47 Pages Posted: 25 Apr 2005
Date Written: April 2005
Hans Kelsen's claim that the state and the law are identical is surrounded by a somewhat mystical air. Yet, the "identity thesis" loses much of its mystical aura when it is seen as an attempt to recast the state, qua social fact, in deontological terms. The state is seen as a condition necessary to account for the validity of legal acts. Indeed, the meaning of the state is reduced to the function performed by a conception of order in the reproduction of a system of norms. No further social fact would attest to its existence. Accordingly, all law is essentially, and principally, law sans state.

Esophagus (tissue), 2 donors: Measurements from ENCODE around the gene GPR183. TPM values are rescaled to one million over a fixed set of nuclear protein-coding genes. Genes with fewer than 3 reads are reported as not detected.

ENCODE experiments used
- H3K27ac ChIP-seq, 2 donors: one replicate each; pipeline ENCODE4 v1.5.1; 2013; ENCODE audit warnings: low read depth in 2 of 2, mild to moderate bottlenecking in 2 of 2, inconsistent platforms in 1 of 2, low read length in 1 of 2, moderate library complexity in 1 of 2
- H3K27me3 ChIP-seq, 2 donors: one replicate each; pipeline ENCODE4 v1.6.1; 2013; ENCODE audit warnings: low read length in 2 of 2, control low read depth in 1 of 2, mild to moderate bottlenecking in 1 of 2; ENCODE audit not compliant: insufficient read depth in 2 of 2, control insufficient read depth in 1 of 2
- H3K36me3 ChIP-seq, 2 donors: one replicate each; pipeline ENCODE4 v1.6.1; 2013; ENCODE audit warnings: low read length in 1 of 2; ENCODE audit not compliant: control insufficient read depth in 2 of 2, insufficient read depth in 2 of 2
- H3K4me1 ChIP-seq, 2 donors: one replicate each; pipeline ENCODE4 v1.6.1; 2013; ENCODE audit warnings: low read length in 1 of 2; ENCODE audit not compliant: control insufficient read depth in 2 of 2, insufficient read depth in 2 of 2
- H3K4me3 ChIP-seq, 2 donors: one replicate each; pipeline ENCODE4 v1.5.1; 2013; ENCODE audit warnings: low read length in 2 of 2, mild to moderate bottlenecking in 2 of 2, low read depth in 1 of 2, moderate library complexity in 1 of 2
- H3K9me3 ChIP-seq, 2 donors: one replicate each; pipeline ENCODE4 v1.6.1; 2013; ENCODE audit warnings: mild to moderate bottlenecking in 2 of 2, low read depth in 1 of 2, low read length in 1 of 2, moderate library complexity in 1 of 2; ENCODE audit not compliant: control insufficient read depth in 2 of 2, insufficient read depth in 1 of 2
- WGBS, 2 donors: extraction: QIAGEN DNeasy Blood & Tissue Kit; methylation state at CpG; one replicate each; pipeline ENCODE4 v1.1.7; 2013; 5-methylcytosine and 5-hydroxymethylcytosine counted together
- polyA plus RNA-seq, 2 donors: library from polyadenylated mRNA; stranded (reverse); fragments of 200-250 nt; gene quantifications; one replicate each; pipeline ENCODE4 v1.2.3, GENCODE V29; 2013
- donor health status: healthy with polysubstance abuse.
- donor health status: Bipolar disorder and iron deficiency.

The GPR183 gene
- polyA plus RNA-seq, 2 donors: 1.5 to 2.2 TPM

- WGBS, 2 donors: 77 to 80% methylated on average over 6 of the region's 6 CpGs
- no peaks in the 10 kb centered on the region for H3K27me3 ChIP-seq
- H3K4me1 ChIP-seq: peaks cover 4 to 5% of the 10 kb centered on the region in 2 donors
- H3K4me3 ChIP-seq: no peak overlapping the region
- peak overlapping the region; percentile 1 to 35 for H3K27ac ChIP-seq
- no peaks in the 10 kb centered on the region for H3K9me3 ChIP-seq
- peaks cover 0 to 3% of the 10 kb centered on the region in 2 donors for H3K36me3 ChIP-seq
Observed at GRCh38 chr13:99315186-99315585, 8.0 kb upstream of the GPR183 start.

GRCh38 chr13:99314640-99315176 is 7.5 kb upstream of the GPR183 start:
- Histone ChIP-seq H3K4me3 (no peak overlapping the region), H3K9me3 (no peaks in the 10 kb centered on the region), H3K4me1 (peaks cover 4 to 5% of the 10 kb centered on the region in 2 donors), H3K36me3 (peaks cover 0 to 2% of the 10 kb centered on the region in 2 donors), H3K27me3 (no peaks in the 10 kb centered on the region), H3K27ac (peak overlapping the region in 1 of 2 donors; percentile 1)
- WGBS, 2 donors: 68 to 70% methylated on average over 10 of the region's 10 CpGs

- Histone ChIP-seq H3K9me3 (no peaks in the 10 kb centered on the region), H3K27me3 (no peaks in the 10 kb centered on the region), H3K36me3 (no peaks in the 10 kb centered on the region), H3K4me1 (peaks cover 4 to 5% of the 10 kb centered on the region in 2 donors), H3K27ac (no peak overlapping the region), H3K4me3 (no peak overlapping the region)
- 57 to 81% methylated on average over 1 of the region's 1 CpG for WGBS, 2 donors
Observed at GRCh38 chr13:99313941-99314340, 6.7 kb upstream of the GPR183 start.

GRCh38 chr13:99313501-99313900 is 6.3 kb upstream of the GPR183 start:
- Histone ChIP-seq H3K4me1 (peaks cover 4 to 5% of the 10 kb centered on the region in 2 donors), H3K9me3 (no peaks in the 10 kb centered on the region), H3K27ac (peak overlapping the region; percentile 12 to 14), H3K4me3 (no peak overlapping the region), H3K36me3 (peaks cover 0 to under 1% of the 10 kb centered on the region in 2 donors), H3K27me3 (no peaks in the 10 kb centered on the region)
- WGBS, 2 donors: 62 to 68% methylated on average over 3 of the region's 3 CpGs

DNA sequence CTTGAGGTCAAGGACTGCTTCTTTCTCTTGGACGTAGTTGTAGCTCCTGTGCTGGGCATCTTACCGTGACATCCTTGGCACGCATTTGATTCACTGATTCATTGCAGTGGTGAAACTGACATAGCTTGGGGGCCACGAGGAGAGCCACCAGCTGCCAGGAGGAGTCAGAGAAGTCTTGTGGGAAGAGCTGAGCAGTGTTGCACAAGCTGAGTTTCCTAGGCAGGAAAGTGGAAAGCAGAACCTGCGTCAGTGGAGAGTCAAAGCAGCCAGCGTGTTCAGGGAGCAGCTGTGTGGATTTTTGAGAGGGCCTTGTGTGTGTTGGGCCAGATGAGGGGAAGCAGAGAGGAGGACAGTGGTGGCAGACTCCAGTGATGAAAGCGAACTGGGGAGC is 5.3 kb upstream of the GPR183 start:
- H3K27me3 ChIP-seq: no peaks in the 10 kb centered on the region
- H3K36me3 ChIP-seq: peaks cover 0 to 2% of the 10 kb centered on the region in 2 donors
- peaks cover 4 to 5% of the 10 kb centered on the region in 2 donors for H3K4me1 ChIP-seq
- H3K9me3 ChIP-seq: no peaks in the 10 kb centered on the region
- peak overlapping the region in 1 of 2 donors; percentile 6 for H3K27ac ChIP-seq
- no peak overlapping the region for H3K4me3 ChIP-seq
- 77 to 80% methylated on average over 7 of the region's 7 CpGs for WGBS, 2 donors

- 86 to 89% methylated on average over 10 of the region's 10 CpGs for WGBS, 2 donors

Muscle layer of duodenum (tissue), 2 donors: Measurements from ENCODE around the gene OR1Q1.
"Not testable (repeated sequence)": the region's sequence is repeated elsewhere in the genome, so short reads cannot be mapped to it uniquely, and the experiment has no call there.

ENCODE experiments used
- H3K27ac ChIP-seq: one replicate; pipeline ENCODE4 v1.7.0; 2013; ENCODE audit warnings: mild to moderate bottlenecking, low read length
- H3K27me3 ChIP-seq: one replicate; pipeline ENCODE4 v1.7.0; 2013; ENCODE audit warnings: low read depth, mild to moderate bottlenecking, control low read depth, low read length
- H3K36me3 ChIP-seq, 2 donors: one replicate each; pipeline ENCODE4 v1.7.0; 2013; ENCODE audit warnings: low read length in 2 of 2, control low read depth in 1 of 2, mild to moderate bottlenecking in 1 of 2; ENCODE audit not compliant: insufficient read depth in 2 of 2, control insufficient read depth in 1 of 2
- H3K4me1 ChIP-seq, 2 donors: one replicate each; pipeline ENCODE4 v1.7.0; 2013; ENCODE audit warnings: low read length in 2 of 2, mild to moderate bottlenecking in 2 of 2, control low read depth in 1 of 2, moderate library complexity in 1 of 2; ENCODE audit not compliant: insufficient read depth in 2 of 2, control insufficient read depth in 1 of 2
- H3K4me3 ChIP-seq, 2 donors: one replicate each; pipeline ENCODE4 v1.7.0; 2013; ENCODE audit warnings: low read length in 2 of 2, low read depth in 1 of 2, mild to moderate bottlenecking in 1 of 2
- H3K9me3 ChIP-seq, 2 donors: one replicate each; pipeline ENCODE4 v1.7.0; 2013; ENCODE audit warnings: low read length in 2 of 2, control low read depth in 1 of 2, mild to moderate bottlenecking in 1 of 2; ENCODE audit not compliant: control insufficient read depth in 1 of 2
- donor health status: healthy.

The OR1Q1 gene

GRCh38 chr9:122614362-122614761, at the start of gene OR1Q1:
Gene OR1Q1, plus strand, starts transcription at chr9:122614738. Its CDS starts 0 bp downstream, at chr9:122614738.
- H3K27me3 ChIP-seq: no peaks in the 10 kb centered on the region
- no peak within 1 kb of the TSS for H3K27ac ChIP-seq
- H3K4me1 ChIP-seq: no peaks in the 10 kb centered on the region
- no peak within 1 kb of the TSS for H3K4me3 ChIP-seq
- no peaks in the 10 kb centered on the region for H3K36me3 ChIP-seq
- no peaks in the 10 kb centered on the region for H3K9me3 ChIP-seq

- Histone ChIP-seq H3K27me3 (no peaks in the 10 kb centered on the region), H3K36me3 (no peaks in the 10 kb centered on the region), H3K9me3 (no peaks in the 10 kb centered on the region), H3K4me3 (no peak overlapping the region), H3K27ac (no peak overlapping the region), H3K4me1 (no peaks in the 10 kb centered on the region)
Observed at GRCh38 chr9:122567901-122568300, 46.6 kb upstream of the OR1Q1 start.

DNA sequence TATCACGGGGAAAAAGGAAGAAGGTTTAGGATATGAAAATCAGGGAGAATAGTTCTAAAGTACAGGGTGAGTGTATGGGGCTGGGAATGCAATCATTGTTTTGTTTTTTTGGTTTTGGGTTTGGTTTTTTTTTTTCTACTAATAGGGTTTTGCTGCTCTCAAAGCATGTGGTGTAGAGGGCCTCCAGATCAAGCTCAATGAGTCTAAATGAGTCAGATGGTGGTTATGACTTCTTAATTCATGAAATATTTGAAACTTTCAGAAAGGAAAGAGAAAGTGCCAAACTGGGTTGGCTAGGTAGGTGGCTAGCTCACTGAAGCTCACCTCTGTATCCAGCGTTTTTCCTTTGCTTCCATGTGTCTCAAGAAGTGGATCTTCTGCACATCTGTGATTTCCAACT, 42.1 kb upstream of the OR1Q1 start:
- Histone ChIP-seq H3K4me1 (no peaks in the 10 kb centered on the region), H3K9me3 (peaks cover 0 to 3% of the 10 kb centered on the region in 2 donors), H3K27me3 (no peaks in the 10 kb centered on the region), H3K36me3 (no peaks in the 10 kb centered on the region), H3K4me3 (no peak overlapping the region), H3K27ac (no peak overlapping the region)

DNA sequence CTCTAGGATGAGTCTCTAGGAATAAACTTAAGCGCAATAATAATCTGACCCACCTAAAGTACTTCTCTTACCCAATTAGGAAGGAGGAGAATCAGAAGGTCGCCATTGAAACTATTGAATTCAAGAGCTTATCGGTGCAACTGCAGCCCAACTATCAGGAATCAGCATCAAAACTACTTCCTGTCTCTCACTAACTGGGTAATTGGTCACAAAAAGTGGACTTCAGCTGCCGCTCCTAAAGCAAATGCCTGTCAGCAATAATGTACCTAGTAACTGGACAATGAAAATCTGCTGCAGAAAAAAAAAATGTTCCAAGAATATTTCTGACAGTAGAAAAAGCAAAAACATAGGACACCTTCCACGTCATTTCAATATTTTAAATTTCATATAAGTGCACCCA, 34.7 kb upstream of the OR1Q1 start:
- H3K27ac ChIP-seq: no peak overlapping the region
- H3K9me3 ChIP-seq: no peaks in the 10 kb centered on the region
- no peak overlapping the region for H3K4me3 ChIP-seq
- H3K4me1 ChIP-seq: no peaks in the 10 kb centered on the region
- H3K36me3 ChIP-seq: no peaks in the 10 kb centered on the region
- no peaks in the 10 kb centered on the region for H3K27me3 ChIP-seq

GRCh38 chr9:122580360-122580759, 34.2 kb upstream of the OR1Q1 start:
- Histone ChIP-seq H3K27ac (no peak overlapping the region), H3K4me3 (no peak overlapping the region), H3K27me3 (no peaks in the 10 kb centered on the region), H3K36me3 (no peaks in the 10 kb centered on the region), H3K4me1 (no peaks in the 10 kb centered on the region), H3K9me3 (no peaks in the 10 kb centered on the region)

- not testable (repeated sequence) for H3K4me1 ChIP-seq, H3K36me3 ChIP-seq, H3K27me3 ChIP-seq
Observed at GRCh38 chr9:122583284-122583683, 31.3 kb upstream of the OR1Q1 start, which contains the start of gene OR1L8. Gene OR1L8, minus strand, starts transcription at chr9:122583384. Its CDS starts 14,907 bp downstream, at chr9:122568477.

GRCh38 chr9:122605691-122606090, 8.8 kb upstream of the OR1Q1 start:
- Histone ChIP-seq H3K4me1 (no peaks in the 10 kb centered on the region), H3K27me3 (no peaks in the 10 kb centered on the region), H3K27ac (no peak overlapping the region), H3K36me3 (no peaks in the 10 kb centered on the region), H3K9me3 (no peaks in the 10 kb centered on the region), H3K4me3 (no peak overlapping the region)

Keywords: jurisprudence, constitutional law, state, meaning of law, Kelsen
JEL Classification: K10, K49
Suggested Citation: Suggested Citation
Somek, Alexander, Stateless Law: Kelsen's Conception and its Limits (April 2005). U Iowa Legal Studies Research Paper No. 05-15. Available at SSRN: https://ssrn.com/abstract=708304 or http://dx.doi.org/10.2139/ssrn.708304